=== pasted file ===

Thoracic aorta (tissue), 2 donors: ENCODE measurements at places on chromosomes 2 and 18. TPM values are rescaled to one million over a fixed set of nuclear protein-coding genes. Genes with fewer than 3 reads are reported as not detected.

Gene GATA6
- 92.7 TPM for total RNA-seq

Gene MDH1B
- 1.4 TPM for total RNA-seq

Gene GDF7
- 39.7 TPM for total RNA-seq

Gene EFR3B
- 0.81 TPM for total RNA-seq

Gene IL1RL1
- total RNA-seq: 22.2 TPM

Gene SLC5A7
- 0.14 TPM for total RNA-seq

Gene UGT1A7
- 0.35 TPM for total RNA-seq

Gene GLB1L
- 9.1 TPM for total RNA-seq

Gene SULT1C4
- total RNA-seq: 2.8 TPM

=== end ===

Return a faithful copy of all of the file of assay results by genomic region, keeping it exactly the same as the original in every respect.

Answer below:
Thoracic aorta (tissue), 2 donors: ENCODE measurements at places on chromosomes 2 and 18. TPM values are rescaled to one million over a fixed set of nuclear protein-coding genes. Genes with fewer than 3 reads are reported as not detected.

Gene GATA6
- 92.7 TPM for total RNA-seq

Gene MDH1B
- 1.4 TPM for total RNA-seq

Gene GDF7
- 39.7 TPM for total RNA-seq

Gene EFR3B
- 0.81 TPM for total RNA-seq

Gene IL1RL1
- total RNA-seq: 22.2 TPM

Gene SLC5A7
- 0.14 TPM for total RNA-seq

Gene UGT1A7
- 0.35 TPM for total RNA-seq

Gene GLB1L
- 9.1 TPM for total RNA-seq

Gene SULT1C4
- total RNA-seq: 2.8 TPM